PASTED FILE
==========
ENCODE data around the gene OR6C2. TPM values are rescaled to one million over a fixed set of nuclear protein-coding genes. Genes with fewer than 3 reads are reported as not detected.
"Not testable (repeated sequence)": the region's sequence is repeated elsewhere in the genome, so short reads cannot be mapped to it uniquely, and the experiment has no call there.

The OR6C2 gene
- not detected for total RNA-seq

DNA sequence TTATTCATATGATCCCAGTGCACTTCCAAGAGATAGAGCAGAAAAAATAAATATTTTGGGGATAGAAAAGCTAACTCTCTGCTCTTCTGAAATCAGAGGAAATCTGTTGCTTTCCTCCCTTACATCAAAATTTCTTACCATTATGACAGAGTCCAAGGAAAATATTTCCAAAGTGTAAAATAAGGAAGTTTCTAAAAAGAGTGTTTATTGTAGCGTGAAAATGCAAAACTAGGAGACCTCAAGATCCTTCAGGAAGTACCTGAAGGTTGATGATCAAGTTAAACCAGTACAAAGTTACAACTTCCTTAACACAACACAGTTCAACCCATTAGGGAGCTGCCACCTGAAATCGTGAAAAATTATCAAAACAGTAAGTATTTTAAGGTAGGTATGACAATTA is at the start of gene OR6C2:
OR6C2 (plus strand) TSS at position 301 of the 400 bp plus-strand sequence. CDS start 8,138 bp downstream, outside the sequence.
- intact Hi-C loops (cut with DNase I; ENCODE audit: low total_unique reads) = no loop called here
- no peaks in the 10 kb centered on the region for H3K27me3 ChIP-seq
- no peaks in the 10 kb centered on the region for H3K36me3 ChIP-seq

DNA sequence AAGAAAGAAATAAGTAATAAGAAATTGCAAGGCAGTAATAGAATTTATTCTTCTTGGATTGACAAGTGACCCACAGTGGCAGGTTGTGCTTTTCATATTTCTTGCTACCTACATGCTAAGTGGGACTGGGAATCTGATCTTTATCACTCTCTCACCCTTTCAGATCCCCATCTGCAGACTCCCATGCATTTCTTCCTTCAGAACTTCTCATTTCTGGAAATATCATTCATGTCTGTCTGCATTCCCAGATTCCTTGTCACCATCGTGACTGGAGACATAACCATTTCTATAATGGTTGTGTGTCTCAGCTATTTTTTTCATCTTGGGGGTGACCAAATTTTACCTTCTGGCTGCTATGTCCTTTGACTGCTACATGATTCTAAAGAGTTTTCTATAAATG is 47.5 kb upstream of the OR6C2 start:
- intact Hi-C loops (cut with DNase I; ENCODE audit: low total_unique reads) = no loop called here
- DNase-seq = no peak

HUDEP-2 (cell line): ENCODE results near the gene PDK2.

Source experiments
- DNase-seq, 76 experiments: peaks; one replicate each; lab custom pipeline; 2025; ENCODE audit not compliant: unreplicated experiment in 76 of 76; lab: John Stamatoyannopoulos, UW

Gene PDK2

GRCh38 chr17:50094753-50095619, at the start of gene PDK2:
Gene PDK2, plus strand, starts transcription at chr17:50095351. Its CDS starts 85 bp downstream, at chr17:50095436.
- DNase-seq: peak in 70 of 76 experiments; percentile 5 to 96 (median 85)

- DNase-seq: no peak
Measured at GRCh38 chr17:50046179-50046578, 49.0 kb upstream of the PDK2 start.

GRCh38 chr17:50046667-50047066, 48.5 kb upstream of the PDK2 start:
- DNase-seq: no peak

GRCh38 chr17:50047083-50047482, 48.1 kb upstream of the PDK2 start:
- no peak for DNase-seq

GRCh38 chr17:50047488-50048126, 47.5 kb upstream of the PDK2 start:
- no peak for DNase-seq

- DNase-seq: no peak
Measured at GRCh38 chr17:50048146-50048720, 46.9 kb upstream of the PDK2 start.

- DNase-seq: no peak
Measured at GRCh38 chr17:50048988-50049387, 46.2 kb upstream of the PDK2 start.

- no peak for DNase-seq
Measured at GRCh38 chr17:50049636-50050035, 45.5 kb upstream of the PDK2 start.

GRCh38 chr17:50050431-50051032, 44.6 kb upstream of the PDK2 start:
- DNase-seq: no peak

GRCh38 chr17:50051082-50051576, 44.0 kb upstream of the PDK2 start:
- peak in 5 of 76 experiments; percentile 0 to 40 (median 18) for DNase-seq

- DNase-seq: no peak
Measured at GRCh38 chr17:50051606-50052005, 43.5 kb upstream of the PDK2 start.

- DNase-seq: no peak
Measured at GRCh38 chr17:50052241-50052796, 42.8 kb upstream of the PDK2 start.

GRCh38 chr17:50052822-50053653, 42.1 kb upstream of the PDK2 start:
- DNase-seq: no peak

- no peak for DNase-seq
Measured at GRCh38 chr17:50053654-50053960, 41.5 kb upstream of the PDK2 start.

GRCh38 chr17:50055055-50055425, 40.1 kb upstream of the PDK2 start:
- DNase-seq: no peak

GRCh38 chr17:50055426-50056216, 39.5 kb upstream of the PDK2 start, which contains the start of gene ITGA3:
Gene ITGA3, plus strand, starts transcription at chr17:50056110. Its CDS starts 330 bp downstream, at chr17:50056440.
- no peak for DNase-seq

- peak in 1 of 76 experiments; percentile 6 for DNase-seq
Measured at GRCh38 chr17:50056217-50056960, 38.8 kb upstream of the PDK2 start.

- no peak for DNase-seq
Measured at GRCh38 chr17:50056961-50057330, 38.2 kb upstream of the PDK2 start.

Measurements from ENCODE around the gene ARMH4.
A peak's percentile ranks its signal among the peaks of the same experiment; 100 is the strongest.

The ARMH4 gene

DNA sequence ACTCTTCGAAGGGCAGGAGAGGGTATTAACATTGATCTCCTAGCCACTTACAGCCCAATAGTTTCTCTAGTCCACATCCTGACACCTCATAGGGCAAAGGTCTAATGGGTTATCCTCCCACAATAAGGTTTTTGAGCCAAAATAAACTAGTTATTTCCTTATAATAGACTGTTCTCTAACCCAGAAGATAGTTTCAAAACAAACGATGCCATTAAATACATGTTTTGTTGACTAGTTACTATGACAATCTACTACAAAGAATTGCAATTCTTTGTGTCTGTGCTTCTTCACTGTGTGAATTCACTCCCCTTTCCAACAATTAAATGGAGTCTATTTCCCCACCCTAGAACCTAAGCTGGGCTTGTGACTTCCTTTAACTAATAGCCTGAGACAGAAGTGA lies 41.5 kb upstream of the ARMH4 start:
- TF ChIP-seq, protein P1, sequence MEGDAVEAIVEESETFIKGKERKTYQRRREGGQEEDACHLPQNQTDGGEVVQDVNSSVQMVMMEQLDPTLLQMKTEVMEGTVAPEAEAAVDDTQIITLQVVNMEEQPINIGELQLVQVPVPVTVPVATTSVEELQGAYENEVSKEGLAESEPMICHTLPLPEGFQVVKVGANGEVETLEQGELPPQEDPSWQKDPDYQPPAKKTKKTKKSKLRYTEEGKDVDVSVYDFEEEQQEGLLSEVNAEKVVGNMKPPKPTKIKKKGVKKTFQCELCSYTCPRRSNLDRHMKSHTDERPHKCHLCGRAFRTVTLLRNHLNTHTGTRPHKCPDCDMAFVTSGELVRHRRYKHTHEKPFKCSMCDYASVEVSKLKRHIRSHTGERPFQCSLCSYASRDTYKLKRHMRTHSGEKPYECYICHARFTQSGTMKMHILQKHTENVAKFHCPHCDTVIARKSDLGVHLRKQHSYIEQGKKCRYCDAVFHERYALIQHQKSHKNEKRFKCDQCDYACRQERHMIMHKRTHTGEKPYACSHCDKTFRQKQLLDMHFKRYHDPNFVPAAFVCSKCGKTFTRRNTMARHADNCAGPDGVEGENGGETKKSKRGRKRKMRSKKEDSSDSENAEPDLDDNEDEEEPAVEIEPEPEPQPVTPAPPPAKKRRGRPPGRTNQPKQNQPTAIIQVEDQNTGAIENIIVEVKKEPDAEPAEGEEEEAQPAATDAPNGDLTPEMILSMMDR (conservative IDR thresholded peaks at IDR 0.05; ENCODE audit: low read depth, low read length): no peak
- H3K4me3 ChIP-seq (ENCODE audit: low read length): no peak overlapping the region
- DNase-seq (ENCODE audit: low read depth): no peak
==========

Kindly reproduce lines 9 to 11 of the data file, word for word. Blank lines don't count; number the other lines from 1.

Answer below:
- no peaks in the 10 kb centered on the region for H3K36me3 ChIP-seq

DNA sequence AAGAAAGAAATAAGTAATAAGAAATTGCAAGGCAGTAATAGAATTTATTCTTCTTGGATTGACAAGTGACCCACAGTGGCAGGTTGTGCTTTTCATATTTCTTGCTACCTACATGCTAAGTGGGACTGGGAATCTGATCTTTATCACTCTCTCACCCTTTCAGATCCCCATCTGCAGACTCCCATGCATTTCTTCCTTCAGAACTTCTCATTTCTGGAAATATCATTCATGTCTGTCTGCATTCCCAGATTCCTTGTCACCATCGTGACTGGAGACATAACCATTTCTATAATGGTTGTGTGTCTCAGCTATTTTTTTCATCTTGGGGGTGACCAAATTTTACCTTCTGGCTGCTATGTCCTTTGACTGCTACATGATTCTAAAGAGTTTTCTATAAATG is 47.5 kb upstream of the OR6C2 start:
- intact Hi-C loops (cut with DNase I; ENCODE audit: low total_unique reads) = no loop called here